Nickelback Beats Song-Theft Copyright Lawsuit Over ‘Rockstar’ – Billboard


A federal choose on Thursday dismissed a copyright lawsuit claiming Nickelback ripped off its 2006 hit “Rockstar” from an earlier music known as “Rock Star.”

Adopting suggestions from a decrease choose, U.S. District Decide Robert Pitman dominated that there was zero proof that Chad Kroeger and the opposite members of the 2000s rock band ever heard Kirk Johnston’s earlier music – and that the 2 songs additionally simply didn’t share a lot overlap.

“Said merely, they don’t sound alike,” the choose wrote within the order adopted Thursday. “The place each songs evoke comparable themes, they’re rendered dissimilar by way of the vivid element of the unique expression in Nickelback’s lyrics.”

Johnston, the lead singer of a band known as Snowblind Revival, claimed the 2 songs shared many closely-related lyrics, about rock star life, making big quantities of cash, and having well-known buddies. However Thursday’s ruling mentioned that after a overview of the lyrics, that accusation at instances “borders on the absurd.”

“This consists of, for instance, any suggestion that the 2 baseball analogies in Nickelback’s work are proof that the band copied Johnston’s lyric ‘would possibly purchase the Cowboys’ skilled soccer workforce just because each are ‘references to sports activities’,” Decide Pitman wrote.

The one actual similarities between the 2 songs, the choose wrote, had been fundamental cliches — “outlandish stereotypes and pictures related to being an enormous, well-known, rock star” – that can’t be monopolized by anyone songwriter.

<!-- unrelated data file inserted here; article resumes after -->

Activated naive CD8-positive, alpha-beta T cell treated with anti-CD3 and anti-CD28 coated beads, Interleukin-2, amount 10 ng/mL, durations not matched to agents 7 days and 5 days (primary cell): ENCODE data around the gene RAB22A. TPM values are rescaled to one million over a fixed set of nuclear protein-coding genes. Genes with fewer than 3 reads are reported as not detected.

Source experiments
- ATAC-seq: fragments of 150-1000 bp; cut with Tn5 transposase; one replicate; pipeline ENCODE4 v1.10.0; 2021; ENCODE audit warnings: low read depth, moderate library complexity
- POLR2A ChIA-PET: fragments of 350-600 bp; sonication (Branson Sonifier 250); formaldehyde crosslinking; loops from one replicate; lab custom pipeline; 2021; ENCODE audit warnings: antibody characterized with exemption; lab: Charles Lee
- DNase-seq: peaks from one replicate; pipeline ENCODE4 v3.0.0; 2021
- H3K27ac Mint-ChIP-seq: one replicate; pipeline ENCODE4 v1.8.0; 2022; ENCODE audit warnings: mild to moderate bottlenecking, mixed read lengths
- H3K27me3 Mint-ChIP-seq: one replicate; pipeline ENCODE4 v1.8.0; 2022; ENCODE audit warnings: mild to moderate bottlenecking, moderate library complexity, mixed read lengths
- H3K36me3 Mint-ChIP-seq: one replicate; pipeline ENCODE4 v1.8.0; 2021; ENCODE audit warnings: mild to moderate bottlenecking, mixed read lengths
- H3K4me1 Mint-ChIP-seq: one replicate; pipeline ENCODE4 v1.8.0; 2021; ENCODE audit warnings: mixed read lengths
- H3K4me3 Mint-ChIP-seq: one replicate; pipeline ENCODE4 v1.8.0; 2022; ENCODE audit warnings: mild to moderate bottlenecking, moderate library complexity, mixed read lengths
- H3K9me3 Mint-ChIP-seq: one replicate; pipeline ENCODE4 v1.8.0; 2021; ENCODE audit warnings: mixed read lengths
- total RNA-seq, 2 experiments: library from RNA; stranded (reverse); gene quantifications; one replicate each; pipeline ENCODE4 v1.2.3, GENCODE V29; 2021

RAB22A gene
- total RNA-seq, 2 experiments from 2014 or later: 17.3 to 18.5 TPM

The choose particularly pointed to a research that reported 17 different in style songs that had shared comparable themes about rock stars, starting from “So You Need To Be A Rock And Roll Star” by The Byrds in 1966 to “Rockstar” by Poison in 2001.

Attorneys for each side didn’t instantly return requests for touch upon the choice.

Launched on Nickelback’s 2005 album All of the Proper Causes, “Rockstar” has not aged properly with critics. In 2008, the Guardian mentioned the music “makes actually no sense and is the worst factor of all time.” In 2012, Buzzfeed listed it because the second-worst music ever written, citing it for instance of “why everybody hates Nickelback a lot.” However the music was a industrial hit, reaching No. 6 on the Sizzling 100 in September 2007 and finally spending almost a 12 months on the chart.

Johnston sued in Might 2020, claiming the hit music had stolen “substantial parts” of his personal “Rock Star,” together with the “tempo, music kind, melodic construction, harmonic buildings, and lyrical themes.”

However in Thursday’s ruling, Decide Pitman mentioned Johnson had failed to point out that Nickelback had “entry” to his music with the intention to copy it – a key requirement in any copyright lawsuit. He argued that his band Snowblind Revival had carried out on the identical venue as Nickelback, however the choose mentioned that was not sufficient.

“Johnston has offered no probative proof that defendants had an inexpensive alternative to listen to plaintiff’s work.

With out proof that Kroeger or anybody else heard the music, Johnston would have wanted to show that the songs had been virtually equivalent – “strikingly comparable” in copyright legislation parlance. And Decide Pitman mentioned he fell very far in need of that.

“The Courtroom has performed a side-by-side examination of the works, fastidiously listening to and contemplating all variations of the songs of document,” the choose wrote. “As an ‘bizarre listener,’ the courtroom concludes {that a} layman wouldn’t take into account the songs and even their ‘hooks’ to be strikingly comparable.”

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